For one, it’s chock-full of jump scares, which makes it a great date night movie. Also, it’s got some genuinely uncanny moments, guaranteed to inspire chills in all but the most stoic of viewers. And, most importantly, it’s got a legitimately awesome, courageous, balls-to-the-wall performance by the wonderful Jill Larson, who is utterly believable, both as an upper middle class matriarch dealing with the ravages of Alzheimer’s, and as a terrifying hag, possessed by the evil spirit of a serial murderer of children, a practicing black magician who was the town pediatrician way back in the day, before he disappeared off the face of the Earth.

A word of advice: If you’re thinking of watching The Taking of Deborah Logan, please refrain from researching it first. Every article about it seems hell-bent on revealing the best scenes, totally robbing them of their shock value. You’re going to want to go into this one fresh, trust me.

Next up, I watched Vox Lux, a film in which Natalie Portman plays Celeste, a talented, gentle, guileless young girl who gets swept up in the wake of a Columbine-style tragedy and rides it all the way to Lady Gaga-level mega-celebrity status. Jude Law plays the savvy producer who spots her potential early on, and both give career-best performances.

Written and directed by actor-turned-auteur Brady Corbet, who last gave us the magnificent Childhood of a Leader, Vox Lux also serves as the final offering from recently deceased musical genius Scott Walker, who provided powerful, experimental scores for both of Corbet’s films. Willem Dafoe provides sporadic “God’s Eye” narration, reminiscent of Kubrick’s use of this technique in such differing films as The Killing, Dr. Strangelove, and Barry Lyndon.

Vox Lux is nothing if not lofty in its ambitions, exploring as it does such varied topics as the continually evolving nature of celebrity in our surveillance-saturated, post-9/11, social media Panopticon world, as well as the moral issues involved in exploiting tragedy (or, for that matter, other people’s talents) for personal gain. It’s a film that asks what we all owe each other—friends, family, partners, strangers—in terms of responsibility as fellow human beings, being.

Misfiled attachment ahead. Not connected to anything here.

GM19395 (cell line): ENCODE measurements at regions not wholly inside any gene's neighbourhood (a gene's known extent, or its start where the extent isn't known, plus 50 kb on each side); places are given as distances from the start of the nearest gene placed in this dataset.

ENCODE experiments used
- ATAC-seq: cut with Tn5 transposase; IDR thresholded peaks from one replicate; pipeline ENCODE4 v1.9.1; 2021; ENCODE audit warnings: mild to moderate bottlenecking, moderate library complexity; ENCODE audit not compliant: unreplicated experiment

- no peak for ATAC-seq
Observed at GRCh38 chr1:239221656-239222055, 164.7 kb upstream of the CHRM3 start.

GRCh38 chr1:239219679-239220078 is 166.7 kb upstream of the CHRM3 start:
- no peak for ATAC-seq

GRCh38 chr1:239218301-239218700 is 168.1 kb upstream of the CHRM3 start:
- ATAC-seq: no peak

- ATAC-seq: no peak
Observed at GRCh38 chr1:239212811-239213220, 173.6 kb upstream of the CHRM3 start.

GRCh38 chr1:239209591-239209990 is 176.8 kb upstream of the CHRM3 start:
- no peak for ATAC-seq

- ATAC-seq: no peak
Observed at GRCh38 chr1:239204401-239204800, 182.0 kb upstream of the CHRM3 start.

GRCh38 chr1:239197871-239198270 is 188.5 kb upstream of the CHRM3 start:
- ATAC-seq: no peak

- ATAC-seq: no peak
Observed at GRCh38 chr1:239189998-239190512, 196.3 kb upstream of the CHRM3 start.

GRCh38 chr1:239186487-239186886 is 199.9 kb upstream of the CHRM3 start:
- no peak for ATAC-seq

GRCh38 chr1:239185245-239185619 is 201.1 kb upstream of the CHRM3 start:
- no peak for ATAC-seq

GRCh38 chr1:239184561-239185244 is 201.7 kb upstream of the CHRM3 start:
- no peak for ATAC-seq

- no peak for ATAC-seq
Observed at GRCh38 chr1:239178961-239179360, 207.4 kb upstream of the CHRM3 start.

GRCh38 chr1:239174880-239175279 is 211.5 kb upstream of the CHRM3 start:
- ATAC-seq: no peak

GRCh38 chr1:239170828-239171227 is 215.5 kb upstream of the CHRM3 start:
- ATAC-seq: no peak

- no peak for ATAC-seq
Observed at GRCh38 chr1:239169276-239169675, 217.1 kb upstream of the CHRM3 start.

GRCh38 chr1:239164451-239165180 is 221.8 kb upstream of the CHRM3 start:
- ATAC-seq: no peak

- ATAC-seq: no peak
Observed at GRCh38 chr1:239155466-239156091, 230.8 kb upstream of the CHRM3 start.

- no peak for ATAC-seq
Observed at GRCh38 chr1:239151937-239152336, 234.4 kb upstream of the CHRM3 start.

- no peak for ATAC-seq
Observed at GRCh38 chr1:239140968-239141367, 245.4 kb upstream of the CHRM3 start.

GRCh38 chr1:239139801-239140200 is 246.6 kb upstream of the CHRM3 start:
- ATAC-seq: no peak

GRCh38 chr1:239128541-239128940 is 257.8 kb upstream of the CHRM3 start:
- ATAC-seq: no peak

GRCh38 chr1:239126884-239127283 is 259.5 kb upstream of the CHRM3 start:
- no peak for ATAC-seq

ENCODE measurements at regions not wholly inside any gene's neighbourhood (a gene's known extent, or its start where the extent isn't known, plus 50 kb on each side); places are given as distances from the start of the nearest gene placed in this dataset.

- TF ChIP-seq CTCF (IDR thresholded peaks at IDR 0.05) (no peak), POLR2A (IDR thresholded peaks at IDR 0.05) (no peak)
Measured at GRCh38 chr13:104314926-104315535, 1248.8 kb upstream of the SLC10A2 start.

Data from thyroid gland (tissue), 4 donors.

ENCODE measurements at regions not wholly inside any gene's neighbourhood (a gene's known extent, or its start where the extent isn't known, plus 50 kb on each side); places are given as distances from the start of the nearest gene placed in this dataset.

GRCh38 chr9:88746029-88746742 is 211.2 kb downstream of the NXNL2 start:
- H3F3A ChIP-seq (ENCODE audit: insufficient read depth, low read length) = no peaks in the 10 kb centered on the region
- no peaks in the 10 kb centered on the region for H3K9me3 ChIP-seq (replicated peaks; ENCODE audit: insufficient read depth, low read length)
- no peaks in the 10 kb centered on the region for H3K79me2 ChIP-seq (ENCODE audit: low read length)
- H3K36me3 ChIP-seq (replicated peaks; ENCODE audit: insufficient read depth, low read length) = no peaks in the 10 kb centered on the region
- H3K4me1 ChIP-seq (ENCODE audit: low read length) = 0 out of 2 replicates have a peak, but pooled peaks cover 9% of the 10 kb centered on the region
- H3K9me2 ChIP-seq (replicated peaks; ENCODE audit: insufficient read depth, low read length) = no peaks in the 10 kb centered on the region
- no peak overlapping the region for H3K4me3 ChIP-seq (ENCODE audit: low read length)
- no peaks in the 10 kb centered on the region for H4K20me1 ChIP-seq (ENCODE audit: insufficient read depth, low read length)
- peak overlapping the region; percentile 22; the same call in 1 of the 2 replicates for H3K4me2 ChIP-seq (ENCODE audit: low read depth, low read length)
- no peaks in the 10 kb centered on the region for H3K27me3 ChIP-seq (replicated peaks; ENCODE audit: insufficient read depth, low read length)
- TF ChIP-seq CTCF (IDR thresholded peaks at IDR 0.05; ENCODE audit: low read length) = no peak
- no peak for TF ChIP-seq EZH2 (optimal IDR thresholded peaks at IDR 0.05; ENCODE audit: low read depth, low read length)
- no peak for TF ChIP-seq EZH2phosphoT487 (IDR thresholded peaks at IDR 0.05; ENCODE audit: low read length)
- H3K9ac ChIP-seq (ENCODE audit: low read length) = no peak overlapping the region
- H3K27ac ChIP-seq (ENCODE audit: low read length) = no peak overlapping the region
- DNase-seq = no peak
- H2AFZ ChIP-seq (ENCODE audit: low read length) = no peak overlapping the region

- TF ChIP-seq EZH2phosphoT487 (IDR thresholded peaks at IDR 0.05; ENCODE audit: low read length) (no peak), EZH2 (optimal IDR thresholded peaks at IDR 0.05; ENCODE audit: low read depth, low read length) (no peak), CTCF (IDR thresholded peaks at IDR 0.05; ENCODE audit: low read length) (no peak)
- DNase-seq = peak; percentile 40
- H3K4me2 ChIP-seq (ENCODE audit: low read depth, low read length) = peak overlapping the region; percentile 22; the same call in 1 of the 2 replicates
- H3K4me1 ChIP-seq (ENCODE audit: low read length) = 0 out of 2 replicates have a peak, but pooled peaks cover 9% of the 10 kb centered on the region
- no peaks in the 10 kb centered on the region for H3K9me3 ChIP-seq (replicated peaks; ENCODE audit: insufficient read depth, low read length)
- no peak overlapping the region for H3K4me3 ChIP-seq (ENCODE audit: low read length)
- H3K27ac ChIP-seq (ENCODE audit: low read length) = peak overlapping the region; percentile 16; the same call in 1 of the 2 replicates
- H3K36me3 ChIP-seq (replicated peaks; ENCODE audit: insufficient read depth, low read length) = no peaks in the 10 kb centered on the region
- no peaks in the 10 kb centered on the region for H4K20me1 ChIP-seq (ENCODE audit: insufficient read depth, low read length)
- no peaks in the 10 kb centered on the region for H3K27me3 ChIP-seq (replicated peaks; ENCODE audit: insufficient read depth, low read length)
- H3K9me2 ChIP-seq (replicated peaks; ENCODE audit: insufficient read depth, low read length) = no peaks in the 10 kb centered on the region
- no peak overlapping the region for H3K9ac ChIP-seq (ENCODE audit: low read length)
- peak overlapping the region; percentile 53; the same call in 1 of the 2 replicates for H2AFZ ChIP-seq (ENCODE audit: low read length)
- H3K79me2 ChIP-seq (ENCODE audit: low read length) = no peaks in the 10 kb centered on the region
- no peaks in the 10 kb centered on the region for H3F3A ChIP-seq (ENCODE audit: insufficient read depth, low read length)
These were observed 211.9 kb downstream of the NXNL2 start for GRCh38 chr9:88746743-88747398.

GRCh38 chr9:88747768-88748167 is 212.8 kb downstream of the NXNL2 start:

The reviews for Vox Lux were befuddlingly mixed for such a substantial, ambitious, and (I would argue) successful work of cinema. I suspect it suffered from comparisons to the widely-lauded A Star is Born. Or perhaps some of the critical ambivalence towards it might have to do with the last act, which definitely represents an extended formal detour from that which it follows. Despite this, Vox Lux is one of the more impressive films that I’ve seen in a long while. However, just as with The Taking of Deborah Logan, the less you know about it going in, the better.

Sunday, June 2, 2019


H.P. LOVECRAFT’S THE HOUND AND OTHER STORIES Adaptation and Artwork by Gou Tanabe

Acclaimed Japanese artist Gou Tanabe is best known in his home country for his straight-forward manga adaptations of literary works by such internationally renowned masters as Anton Checkov and Maxim Gorky. In recent years, he’s applied his ample talents to producing sophisticated, respectful, black and white adaptations of the stories of H.P. Lovecraft, and the results—translated and made available to English speaking markets thanks to the good people at Dark Horse—are nothing short of astonishing.

This volume presents three of Lovecraft’s earlier stories, including one of my personal favorites that often gets overlooked in surveys of the gentleman from Providence’s work: “The Hound”, which is as deliriously decadent a reading experience one is likely to find outside of Huysmans’ late 19th century novels. Indeed, Huysmans even gets name-checked in the original text (which you should listen to here on Youtube).

The first story presented is “The Temple”, a tale of a German U-boat crew who fall prey to a cursed trinket brought aboard their ship by an odd British prisoner. After a mysterious explosion leaves the sub partially immobilized and a mutiny whittles the ship’s crew down to a couple of officers, a deep dive reveals what appears to be the remnants of an ancient civilization carved out of the sea floor. Could it be Atlantis?